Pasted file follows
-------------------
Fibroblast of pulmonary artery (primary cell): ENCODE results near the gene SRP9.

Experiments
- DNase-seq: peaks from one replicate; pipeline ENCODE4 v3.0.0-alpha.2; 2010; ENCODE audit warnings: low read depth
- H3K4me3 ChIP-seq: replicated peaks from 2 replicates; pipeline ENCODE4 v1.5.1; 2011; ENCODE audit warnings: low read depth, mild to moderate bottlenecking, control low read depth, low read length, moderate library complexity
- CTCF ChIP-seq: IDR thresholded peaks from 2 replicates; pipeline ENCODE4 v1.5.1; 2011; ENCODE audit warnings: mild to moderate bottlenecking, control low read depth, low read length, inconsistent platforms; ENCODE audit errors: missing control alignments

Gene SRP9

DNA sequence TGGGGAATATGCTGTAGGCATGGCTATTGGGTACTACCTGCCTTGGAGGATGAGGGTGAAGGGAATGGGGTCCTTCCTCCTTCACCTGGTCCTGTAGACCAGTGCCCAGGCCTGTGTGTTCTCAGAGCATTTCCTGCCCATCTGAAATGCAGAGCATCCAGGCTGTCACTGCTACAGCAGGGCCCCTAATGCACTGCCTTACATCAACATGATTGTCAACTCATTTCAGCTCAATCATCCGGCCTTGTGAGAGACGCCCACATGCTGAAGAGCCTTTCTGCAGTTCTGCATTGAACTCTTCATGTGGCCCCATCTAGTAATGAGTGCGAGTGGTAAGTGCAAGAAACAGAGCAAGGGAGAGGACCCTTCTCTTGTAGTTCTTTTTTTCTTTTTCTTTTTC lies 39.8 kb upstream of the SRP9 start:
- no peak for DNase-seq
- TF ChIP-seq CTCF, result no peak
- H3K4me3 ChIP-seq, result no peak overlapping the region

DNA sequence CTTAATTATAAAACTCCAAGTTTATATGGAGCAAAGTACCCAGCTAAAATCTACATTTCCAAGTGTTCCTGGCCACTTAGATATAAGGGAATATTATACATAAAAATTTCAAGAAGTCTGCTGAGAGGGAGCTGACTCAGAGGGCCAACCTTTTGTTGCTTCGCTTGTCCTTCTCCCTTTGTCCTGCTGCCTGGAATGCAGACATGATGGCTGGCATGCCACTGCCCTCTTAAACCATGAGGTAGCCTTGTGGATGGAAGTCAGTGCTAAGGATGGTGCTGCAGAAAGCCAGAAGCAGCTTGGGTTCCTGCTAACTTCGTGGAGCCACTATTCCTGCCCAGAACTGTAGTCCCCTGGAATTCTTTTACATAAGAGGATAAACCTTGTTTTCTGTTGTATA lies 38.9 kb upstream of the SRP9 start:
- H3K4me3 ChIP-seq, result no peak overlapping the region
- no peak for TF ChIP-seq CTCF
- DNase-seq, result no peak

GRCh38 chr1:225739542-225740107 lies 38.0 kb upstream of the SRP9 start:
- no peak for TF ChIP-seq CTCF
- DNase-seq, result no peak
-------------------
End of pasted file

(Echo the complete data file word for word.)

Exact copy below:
Fibroblast of pulmonary artery (primary cell): ENCODE results near the gene SRP9.

Experiments
- DNase-seq: peaks from one replicate; pipeline ENCODE4 v3.0.0-alpha.2; 2010; ENCODE audit warnings: low read depth
- H3K4me3 ChIP-seq: replicated peaks from 2 replicates; pipeline ENCODE4 v1.5.1; 2011; ENCODE audit warnings: low read depth, mild to moderate bottlenecking, control low read depth, low read length, moderate library complexity
- CTCF ChIP-seq: IDR thresholded peaks from 2 replicates; pipeline ENCODE4 v1.5.1; 2011; ENCODE audit warnings: mild to moderate bottlenecking, control low read depth, low read length, inconsistent platforms; ENCODE audit errors: missing control alignments

Gene SRP9

DNA sequence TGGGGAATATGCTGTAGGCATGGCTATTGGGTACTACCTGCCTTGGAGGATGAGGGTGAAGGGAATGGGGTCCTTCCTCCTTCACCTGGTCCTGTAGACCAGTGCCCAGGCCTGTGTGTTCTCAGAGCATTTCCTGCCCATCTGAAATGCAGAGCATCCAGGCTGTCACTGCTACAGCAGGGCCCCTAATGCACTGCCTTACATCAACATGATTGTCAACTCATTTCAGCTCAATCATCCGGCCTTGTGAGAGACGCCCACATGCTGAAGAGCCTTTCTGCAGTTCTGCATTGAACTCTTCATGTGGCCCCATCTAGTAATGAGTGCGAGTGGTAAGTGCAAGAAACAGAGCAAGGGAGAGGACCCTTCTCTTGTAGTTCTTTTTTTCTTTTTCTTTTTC lies 39.8 kb upstream of the SRP9 start:
- no peak for DNase-seq
- TF ChIP-seq CTCF, result no peak
- H3K4me3 ChIP-seq, result no peak overlapping the region

DNA sequence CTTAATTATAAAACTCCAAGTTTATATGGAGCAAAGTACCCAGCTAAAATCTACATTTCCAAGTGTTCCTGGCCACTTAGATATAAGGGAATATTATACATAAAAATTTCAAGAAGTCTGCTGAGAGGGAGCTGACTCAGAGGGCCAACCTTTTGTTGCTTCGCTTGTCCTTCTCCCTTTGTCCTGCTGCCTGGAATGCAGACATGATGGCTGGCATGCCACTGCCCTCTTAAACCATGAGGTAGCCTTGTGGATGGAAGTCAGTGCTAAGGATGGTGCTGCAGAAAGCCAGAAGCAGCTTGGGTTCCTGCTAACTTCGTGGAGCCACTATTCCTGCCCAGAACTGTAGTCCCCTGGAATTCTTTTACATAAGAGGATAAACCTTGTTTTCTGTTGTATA lies 38.9 kb upstream of the SRP9 start:
- H3K4me3 ChIP-seq, result no peak overlapping the region
- no peak for TF ChIP-seq CTCF
- DNase-seq, result no peak

GRCh38 chr1:225739542-225740107 lies 38.0 kb upstream of the SRP9 start:
- no peak for TF ChIP-seq CTCF
- DNase-seq, result no peak